Caucasian grouse

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Caucasian grouse
Tetras du caucase jogo 0g.jpg
Scientific classification edit
Kingdom: Animalia
Phylum: Chordata
Class: Aves
Order: Galliformes
Family: Phasianidae
Genus: Lyrurus
Species:
L. mlokosiewiczi
Binomial name
Lyrurus mlokosiewiczi
Synonyms

Tetrao mlokosiewiczi

in Russia

The Caucasian grouse or Caucasian black grouse (Lyrurus mlokosiewiczi) is a large bird in the grouse family. It is closely related to the black grouse (L. tetrix).

Description[edit]

As with many gamebirds, the cock (male) is larger than the hen (female), measuring 50–55 cm compared to her length of 37–42 cm. The cock is very distinctive, with all-black plumage, apart from red eyebrows, and a long, deeply forked tail. The female Caucasian grouse is grey with dark barring, and has a cackling call.[2]

Distribution and habitat[edit]

It occurs in extreme southeastern Europe and adjacent regions.[3][4] The scientific name of this bird commemorates the Polish naturalist Ludwik Mlokosiewicz. The Caucasian grouse is a sedentary species, breeding in the Caucasus and Pontic Mountains of northeast Turkey and iran on open slopes with low Rhododendron or other scrubs but in proximity to deciduous broad-leaf forest.[4]

Breeding[edit]

They have a group display or lek in May and June. Unlike the male Eurasian black grouse, the Caucasian grouse display is almost mute but for a thin whistling of the cock fluttering his wings as he leaps and turns in the air, producing a flash of white as the underwing feathers are briefly revealed.[2] The hen lays up to ten eggs in a ground scrape and takes all responsibility for nesting and caring for the chicks, as is typical with gamebirds.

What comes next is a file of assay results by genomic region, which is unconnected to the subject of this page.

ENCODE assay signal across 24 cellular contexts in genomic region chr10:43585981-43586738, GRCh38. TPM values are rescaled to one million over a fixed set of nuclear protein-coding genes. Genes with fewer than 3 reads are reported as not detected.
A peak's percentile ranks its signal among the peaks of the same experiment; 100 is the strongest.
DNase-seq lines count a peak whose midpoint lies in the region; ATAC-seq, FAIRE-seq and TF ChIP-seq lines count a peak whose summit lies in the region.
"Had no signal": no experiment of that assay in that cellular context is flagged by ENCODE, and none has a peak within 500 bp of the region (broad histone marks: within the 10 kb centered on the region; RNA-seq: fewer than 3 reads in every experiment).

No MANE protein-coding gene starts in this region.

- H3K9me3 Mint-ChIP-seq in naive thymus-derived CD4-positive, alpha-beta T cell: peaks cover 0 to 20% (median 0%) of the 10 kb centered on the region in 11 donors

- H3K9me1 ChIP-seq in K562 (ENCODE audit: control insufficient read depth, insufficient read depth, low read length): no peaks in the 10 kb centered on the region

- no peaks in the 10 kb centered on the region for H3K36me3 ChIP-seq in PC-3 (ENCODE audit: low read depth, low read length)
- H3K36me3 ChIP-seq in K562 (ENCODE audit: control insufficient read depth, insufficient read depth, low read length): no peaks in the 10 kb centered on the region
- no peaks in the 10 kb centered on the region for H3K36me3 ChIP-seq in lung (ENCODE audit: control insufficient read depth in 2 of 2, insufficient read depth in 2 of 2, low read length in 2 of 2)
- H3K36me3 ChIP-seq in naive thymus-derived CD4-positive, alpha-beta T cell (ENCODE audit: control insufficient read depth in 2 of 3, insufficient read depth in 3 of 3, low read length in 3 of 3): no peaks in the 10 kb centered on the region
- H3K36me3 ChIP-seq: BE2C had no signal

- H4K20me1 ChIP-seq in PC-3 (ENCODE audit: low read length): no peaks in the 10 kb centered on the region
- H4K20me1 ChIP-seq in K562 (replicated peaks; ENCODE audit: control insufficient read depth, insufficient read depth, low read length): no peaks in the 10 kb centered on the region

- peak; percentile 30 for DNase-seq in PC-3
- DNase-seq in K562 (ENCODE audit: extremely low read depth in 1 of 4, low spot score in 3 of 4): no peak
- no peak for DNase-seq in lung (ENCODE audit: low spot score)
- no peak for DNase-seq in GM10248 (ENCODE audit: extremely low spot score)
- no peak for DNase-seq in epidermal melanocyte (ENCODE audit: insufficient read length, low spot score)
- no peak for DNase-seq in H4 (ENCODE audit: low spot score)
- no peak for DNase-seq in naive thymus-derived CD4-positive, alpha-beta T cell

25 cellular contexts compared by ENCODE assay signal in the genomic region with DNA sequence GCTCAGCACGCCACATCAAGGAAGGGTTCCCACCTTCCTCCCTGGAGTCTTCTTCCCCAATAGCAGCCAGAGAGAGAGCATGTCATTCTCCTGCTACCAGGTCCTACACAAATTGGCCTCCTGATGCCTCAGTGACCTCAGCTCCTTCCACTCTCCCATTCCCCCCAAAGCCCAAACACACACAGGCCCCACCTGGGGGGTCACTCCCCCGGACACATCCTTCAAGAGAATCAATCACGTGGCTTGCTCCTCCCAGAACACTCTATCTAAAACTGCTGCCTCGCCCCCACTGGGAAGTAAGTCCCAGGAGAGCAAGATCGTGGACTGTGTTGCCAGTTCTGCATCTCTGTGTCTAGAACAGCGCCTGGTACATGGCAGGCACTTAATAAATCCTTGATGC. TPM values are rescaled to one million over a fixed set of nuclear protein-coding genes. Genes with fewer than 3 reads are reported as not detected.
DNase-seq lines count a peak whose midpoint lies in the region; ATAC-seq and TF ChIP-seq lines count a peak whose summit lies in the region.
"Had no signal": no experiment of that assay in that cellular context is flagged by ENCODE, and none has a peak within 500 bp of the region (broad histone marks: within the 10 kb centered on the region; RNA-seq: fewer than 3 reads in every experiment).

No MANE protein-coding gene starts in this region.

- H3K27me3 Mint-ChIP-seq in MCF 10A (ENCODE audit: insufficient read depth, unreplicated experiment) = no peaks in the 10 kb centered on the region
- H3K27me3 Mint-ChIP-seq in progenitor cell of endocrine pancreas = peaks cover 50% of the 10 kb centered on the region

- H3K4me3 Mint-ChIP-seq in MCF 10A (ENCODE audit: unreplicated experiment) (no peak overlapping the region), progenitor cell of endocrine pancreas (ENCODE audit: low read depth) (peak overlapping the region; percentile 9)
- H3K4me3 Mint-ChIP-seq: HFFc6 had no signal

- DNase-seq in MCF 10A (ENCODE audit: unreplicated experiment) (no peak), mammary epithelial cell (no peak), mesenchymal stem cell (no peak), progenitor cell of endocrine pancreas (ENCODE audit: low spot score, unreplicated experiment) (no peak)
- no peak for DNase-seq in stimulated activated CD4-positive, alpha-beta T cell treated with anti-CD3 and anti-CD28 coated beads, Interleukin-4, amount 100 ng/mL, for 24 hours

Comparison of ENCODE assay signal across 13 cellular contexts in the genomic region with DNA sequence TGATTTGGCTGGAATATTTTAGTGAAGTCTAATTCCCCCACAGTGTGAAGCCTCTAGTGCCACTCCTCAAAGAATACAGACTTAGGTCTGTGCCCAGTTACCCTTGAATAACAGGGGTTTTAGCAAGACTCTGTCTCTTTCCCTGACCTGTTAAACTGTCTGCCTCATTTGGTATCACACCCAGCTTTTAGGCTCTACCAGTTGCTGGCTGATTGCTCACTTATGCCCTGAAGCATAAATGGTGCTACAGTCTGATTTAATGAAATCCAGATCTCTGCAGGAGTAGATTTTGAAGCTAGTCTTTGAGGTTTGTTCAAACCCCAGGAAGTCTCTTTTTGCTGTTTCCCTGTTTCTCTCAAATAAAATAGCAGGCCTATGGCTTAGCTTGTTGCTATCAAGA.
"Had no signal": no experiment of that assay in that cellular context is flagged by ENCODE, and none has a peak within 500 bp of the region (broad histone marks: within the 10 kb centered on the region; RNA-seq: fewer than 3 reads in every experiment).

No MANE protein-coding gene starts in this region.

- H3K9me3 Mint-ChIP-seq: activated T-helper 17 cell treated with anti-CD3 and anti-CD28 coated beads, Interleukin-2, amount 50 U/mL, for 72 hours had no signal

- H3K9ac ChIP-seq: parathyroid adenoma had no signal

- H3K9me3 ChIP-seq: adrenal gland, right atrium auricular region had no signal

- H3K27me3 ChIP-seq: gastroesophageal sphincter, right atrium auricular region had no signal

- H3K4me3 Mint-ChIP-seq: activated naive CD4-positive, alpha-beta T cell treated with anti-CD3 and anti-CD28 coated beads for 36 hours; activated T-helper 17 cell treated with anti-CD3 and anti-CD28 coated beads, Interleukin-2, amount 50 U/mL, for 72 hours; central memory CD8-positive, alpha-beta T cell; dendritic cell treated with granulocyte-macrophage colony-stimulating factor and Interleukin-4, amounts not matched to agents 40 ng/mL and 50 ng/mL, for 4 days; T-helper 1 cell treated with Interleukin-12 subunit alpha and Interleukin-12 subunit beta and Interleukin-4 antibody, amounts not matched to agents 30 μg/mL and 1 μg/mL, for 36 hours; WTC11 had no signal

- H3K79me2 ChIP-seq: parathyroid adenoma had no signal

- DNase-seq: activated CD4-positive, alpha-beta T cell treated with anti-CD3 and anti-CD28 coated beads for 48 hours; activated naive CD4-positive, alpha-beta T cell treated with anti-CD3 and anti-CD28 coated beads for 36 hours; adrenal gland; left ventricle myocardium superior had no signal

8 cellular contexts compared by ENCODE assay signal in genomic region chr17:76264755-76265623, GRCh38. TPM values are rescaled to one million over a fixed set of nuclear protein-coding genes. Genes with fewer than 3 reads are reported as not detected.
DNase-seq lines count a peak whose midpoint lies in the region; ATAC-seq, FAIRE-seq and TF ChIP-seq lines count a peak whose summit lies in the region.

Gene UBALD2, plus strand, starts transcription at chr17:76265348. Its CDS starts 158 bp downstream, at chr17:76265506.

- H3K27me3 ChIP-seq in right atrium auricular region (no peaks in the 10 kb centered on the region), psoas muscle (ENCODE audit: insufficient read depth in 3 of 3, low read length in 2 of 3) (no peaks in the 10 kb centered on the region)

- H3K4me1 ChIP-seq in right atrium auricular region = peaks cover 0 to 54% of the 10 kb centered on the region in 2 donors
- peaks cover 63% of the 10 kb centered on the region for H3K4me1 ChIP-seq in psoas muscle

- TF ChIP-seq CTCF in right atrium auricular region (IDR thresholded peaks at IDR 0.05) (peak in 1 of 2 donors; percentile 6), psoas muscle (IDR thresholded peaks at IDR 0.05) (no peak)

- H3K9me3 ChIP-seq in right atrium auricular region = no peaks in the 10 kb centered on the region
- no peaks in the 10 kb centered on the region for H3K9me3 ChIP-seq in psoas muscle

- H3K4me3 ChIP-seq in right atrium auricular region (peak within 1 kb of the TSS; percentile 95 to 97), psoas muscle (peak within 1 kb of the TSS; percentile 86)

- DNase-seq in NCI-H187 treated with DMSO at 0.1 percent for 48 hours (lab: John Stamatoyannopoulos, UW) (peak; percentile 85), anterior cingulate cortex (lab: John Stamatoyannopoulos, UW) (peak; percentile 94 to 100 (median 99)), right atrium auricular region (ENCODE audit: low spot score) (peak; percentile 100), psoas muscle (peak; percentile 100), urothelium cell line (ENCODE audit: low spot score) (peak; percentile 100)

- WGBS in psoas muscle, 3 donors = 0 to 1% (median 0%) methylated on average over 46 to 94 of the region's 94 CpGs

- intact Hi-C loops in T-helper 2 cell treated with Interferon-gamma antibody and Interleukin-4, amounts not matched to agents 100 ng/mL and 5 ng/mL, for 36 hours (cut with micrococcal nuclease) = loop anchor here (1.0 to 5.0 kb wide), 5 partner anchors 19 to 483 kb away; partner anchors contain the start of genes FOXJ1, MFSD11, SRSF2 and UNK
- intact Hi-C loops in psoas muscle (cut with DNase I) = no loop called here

Conservation[edit]

It is perhaps the least-studied of all grouse in the world, and it was formerly classified as Data Deficient by the IUCN.[1][5] Recent research shows that it is declining to some extent, and it is consequently listed as a Near Threatened species in 2008[6] with an estimated population of 30,203–63,034 worldwide in 2010.[4] Conservation efforts have included encouraging ecotourism as a way to promote awareness of the bird and its habitat.[7]

References[edit]

Notes[edit]

  1. ^ a b BirdLife International (2016). "Lyrurus mlokosiewiczi". IUCN Red List of Threatened Species. 2016: e.T22679483A92815595. doi:10.2305/IUCN.UK.2016-3.RLTS.T22679483A92815595.en. Retrieved 11 November 2021.
  2. ^ a b Madge et al. (2002)
  3. ^ Gokhelashvili, R.; Kerry, P.R.; Gavashelishvili, L. (2003). "How much do we know about the Caucasian Black Grouse Tetrao mlokosiewiczi". Sandgrouse. 25 (1): 33–40.
  4. ^ a b c Gavashelishvili, A.; Javakhishvili, Z. (2010). "Combining radio-telemetry and random observations to model the habitat of Near Threatened Caucasian grouse Tetrao mlokosiewiczi". Oryx. 44 (4): 491–500. doi:10.1017/S0030605310000979.
  5. ^ BLI (2004)
  6. ^ BLI (2008)
  7. ^ "Doga Dernegi Caucasian Black Grouse Project". Archived from the original on 21 November 2008. Retrieved 29 August 2009.

Bibliography[edit]